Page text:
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It’s a Níspero world

June 5, 2012
Loquat Onion Chutney

When I came to live in Spain, I never heard of Loquat fruit or Nispero as it’s called here in Spain. My first encounter with this fruit was buying a jar of Loquat jam at a farmer’s market here in Southern Spain. I was surprised by it’s taste. Sweet and tangy were the first words that came to mind. Then I started noticing the loquat trees here in the area. Green trees with their yellow orange small fruits. I was intrigued.

Then last week I received a whole basket full of Loquats from my landlord. I was wondering what to do with them, and I knew I had to do it quickly as they rot overnight. First I made a few batches of Loquat jam. It tasted wonderful!. The next day I made some delicious Loquat Onion Chutney, which was even better!. Whatever you make from loquats, keep in mind it is quite a job peeling and take the stones out of the fruit. But I tell you one thing: it’s definitely worthwhile.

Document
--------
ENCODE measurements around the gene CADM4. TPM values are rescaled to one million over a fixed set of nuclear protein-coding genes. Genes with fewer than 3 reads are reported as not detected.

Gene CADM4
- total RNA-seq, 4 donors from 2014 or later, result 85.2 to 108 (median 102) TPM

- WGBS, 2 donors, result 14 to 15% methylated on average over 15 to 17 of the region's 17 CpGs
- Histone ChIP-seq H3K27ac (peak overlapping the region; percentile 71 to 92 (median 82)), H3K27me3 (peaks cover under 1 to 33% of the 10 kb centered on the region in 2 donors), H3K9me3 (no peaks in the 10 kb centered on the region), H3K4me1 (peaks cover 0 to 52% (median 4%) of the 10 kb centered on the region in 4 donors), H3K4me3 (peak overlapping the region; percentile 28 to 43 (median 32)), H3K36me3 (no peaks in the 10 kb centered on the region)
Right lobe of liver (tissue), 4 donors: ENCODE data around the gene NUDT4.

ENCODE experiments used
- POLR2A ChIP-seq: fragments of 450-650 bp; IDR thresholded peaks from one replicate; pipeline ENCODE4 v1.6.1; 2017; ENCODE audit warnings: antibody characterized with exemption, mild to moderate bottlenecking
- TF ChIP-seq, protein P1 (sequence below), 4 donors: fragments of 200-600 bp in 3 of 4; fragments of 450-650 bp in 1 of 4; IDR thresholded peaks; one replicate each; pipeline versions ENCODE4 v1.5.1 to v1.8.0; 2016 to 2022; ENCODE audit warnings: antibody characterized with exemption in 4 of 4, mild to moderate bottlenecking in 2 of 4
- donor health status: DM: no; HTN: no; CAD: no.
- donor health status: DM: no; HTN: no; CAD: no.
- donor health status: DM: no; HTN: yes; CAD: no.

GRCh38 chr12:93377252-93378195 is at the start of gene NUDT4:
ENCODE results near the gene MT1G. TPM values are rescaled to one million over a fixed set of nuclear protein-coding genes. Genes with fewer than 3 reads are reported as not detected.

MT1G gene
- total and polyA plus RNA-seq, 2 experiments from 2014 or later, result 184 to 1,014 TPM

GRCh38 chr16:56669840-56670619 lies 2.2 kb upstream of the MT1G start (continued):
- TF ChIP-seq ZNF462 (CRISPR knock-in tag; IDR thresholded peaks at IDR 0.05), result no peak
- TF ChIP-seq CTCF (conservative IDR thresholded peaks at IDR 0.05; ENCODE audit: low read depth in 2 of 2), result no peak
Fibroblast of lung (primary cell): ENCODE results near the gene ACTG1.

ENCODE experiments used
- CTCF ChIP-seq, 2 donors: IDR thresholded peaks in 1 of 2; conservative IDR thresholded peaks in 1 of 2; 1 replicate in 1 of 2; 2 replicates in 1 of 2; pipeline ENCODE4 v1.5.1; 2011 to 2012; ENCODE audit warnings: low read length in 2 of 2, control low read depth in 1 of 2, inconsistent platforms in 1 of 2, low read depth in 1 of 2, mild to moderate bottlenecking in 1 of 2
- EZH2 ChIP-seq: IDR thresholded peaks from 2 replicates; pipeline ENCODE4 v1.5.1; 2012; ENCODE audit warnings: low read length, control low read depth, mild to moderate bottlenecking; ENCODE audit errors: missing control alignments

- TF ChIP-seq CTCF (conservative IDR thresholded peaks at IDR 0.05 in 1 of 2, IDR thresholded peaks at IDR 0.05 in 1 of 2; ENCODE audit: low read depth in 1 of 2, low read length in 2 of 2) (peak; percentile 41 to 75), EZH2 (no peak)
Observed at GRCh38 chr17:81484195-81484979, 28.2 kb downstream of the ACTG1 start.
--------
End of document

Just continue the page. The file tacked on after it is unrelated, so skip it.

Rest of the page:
Here is the delicious Loquat Onion Chutney recipe:

Loquat Onion Chutney
Loquat-Onion Chutney

1 tablespoon oil
½ teaspoons cumin
1 teaspoon mustard seeds
1 teaspoon curry powder
10 loquats, peeled, pitted, and roughly chopped
½ large onion, chopped
1 small red chili, thinly sliced (add more or less depending on preference)
½ cups apple cider vinegar
2 tablespoons sugar
Salt

Heat the oil in a small pot and add the cumin, mustard seeds, and curry powder. Toast, stirring often, 1 minute, or until the mustard seeds start to pop. Add the onion and sauté until tender. Add the loquats and bring to a simmer. Stir in the vinegar, sugar, chili, and salt and simmer, uncovered, about 30 minutes, or until liquid is mostly absorbed and mixture is syrupy. Allow to cool and refrigerate until ready to use. Or preserve.
It is particularly good with manchego cheese, chicken or meat and with Indian samosas.
Recipe credit: Studio 52

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